We are a nation of due process. We are a nation of laws. We are a nation where everyone is innocent until proven guilty in a court of competent jurisdiction. We are not a nation where people who are accused of wrongdoing are publicly shamed and transported to the guillotine before the evidence is entered.
That is one of the crowning jewels of our democracy. That is what has made this two-century-old republic a lasting testament to the power of a constitutional democracy.
And the last time I checked, U.S. Rep. John Conyers Jr. has not been proven guilty of anything even though the sexual allegations against him sound damning and involve a questionable settlement that is driving much of the outrage against him.
Conyers should be accorded due process as well as his accusers since all are equal before the law. That process has already started in the form of the congressional ethics investigation that should be allowed to fairly and independently run its full course without fear or favor.
Until the ethics investigation is completed and the panel submits its report based on the preponderance of the evidence, Detroiters should be the ones to determine the fate of the man who has been representing them in Congress for half a century.
The people in Michigan’s 13th District who elected Conyers should have the power to vote him out of Congress. That is why the Founding Fathers call it the House of Representatives, because members of Congress are supposed to take their orders from the consent of the governed. And in this case, Detroiters should make that call.
Yes, sexual abuse is inexcusable and shouldn’t be condoned. As indicated in a previous column, the sexual assault accusations sweeping the nation are not a war on men. They should be taken seriously regardless of who the accused is because women should not have to accept sexual abuse as an inevitable route to building careers in public service.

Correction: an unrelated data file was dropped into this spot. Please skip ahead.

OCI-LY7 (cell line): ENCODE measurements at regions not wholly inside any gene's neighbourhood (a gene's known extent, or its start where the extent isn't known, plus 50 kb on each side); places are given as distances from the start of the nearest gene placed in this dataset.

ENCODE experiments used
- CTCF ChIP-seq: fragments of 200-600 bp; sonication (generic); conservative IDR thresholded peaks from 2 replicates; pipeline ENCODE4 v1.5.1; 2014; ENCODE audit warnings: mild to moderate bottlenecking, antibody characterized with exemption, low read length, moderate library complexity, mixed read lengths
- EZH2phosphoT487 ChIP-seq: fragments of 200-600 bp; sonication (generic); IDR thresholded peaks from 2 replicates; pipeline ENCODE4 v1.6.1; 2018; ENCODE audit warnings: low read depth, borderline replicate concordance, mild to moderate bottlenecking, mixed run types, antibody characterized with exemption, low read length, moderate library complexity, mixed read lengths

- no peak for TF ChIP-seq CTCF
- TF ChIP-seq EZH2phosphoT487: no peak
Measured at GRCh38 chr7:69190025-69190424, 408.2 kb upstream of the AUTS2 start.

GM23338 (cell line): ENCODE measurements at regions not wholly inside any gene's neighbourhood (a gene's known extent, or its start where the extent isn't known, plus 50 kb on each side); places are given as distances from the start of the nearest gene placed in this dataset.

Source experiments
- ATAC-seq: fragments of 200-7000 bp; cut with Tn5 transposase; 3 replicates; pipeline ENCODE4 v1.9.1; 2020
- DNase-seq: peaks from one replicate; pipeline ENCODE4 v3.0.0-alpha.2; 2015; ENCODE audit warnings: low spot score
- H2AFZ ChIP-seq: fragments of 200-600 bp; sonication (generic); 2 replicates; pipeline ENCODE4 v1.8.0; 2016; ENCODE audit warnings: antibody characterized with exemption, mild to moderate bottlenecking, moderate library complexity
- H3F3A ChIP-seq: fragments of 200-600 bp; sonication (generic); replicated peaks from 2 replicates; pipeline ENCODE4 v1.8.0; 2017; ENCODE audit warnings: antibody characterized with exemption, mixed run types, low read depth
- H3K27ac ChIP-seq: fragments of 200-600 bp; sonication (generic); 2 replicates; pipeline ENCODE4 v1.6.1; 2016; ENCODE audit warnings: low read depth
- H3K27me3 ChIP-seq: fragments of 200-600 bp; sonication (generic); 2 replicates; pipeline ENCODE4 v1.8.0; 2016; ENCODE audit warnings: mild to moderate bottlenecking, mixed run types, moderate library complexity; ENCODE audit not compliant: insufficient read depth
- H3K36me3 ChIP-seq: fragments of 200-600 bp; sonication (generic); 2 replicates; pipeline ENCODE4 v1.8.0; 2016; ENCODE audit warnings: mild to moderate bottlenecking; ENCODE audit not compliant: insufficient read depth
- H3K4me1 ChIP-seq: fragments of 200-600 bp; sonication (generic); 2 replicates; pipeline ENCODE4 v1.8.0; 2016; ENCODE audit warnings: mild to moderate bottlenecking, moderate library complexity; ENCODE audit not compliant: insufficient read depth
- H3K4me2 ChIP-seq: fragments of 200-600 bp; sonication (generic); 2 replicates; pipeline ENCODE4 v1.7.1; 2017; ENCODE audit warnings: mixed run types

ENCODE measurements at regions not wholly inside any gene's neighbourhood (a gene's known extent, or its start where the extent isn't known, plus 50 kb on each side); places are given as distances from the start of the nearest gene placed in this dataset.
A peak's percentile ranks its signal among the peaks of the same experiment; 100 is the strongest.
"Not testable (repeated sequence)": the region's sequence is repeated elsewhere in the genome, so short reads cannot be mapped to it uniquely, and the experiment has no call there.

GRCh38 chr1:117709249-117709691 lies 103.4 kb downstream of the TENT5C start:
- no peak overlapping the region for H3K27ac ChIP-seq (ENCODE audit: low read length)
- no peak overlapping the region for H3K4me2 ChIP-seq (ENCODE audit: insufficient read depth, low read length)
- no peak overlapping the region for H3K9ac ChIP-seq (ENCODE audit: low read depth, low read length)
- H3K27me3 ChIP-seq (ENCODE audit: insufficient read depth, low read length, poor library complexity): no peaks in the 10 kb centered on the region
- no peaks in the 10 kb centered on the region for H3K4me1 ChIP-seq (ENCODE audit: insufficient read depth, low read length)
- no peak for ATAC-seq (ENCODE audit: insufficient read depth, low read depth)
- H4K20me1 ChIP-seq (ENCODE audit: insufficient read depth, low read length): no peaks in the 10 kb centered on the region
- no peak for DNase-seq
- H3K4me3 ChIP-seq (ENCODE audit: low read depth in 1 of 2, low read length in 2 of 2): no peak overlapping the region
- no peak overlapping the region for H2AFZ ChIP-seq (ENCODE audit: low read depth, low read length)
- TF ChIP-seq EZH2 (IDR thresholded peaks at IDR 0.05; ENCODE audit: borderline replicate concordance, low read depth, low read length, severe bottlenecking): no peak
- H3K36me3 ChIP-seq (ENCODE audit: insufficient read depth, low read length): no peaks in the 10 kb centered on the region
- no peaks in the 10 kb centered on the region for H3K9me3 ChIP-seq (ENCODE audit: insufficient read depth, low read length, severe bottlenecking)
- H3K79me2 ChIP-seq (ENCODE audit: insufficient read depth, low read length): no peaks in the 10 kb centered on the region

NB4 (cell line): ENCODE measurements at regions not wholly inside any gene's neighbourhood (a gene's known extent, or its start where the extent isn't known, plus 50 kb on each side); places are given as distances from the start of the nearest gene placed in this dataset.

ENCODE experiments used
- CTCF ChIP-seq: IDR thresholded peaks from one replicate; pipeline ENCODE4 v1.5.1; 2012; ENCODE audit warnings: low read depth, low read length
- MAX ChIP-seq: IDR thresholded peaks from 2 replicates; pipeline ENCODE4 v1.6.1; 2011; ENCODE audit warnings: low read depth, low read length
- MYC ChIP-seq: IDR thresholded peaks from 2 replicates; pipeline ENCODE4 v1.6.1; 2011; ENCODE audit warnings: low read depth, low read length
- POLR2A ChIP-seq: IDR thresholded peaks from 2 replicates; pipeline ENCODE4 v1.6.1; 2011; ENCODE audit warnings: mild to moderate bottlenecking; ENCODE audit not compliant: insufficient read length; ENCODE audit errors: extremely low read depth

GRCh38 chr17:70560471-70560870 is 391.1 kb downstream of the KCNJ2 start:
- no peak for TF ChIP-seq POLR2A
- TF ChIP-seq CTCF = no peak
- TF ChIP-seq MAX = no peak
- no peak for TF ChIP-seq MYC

But to get to the bottom of the truth in the Conyers saga would require us not jumping to conclusions or making hasty calls for his resignation. It also requires not erecting a second cross and giving into the cry of “crucify him.”
A longstanding campaign to remove Conyers from office — reignited by the present allegations — has kicked into overdrive and seeks to undermine the process of the ethics investigation, and could possibly cloud the judgment of people who should otherwise safeguard the process.
The disturbing accusations pose a serious threat not only to Conyers but to the legacy of black political leadership that he embodies and its profound commitment to civil rights.
But such historical legacy should not override the demands of justice. The accused and the accuser both deserve a fair hearing before the ethics committee.
The alleged actions of Conyers are being felt in the civil rights and labor community whose causes he has championed in Congress over the years.
“Based on what I’m hearing about Congressman Conyers, I would like to hear a little more. We shouldn’t rush to judgment,” said Rory Gamble, executive director of UAW Region 1A, an organization that considers Conyers a stalwart of the working class. “I’m not defending what he is accused of. If it comes out that he did something wrong he should be held to a higher standard.”
“Let’s hear from both sides of the story. If he is guilty of sexual harassment, he should resign. We should not condone that from anybody. But I want to take a longer look and hear all of the facts.”
The Rev. Wendell Anthony, president of the Detroit NAACP, said he is troubled by the saga and insisted Conyers should not resign from office.
“It is a very painful situation. It is no question that women should be respected and protected at every level by all entities,” Anthony said. “I do not excuse nor do I negate anyone in this situation. As one who has and continues to be a supporter of Conyers since I first voted, I have never experienced what he is being accused of in my dealings with him. I have always seen him as a champion for everybody, women, dispossessed and neglected.”
Anthony said he doesn’t want the sex scandals to be the sum total of Conyers’ legacy.
“I don’t want to see this impact the totality of his legacy as a political leader in this nation,” Anthony said. “I believe he has already moved to address this by stepping down from the House Judiciary Committee. I do not support him stepping down as a congressman. I think he should leave when he decides it’s time to fold his tent.”
Tracy Martin, an attorney and political activist who lives in Conyers’ district, said the congressman has some tough decisions to make.
“Yes, the ultimate jury is the people. But, if findings of fact emerge from the ethics investigation that John Conyers acted dishonorably, created a hostile work environment for his staffers, misappropriated funds, and engaged in a pattern and practice of cover-ups, he has three options in this current politically charged climate: resignation, retirement or expulsion,” Martin said. “It’s not hard to figure out which alternative he would ultimately pick.”
Catch “Redline with Bankole Thompson,” which is broadcast at noon weekdays on Superstation 910AM.